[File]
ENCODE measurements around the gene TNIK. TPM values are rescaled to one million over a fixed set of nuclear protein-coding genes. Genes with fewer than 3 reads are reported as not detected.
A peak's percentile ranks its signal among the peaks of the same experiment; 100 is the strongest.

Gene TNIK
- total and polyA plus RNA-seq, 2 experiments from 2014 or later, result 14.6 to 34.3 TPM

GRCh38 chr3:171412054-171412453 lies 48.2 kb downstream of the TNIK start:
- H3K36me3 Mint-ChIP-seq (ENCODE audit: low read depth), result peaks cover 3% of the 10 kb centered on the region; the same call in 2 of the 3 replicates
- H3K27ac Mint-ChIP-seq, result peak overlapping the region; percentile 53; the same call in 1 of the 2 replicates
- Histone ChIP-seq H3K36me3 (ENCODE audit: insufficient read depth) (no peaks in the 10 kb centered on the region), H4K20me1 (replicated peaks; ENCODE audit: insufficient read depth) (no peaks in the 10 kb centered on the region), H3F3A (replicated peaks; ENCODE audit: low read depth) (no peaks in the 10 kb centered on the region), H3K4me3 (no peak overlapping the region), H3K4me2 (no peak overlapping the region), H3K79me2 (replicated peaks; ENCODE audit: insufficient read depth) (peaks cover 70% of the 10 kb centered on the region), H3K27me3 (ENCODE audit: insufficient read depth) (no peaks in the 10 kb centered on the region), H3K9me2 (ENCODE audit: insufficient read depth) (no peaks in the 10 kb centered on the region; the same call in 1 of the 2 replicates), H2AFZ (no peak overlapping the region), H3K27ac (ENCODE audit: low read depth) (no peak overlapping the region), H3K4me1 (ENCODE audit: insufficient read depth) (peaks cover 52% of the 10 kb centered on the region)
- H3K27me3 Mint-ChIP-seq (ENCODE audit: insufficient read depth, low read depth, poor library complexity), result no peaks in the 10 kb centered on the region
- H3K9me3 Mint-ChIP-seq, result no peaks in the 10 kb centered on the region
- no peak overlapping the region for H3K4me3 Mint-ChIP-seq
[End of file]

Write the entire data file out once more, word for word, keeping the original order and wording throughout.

ENCODE measurements around the gene TNIK. TPM values are rescaled to one million over a fixed set of nuclear protein-coding genes. Genes with fewer than 3 reads are reported as not detected.
A peak's percentile ranks its signal among the peaks of the same experiment; 100 is the strongest.

Gene TNIK
- total and polyA plus RNA-seq, 2 experiments from 2014 or later, result 14.6 to 34.3 TPM

GRCh38 chr3:171412054-171412453 lies 48.2 kb downstream of the TNIK start:
- H3K36me3 Mint-ChIP-seq (ENCODE audit: low read depth), result peaks cover 3% of the 10 kb centered on the region; the same call in 2 of the 3 replicates
- H3K27ac Mint-ChIP-seq, result peak overlapping the region; percentile 53; the same call in 1 of the 2 replicates
- Histone ChIP-seq H3K36me3 (ENCODE audit: insufficient read depth) (no peaks in the 10 kb centered on the region), H4K20me1 (replicated peaks; ENCODE audit: insufficient read depth) (no peaks in the 10 kb centered on the region), H3F3A (replicated peaks; ENCODE audit: low read depth) (no peaks in the 10 kb centered on the region), H3K4me3 (no peak overlapping the region), H3K4me2 (no peak overlapping the region), H3K79me2 (replicated peaks; ENCODE audit: insufficient read depth) (peaks cover 70% of the 10 kb centered on the region), H3K27me3 (ENCODE audit: insufficient read depth) (no peaks in the 10 kb centered on the region), H3K9me2 (ENCODE audit: insufficient read depth) (no peaks in the 10 kb centered on the region; the same call in 1 of the 2 replicates), H2AFZ (no peak overlapping the region), H3K27ac (ENCODE audit: low read depth) (no peak overlapping the region), H3K4me1 (ENCODE audit: insufficient read depth) (peaks cover 52% of the 10 kb centered on the region)
- H3K27me3 Mint-ChIP-seq (ENCODE audit: insufficient read depth, low read depth, poor library complexity), result no peaks in the 10 kb centered on the region
- H3K9me3 Mint-ChIP-seq, result no peaks in the 10 kb centered on the region
- no peak overlapping the region for H3K4me3 Mint-ChIP-seq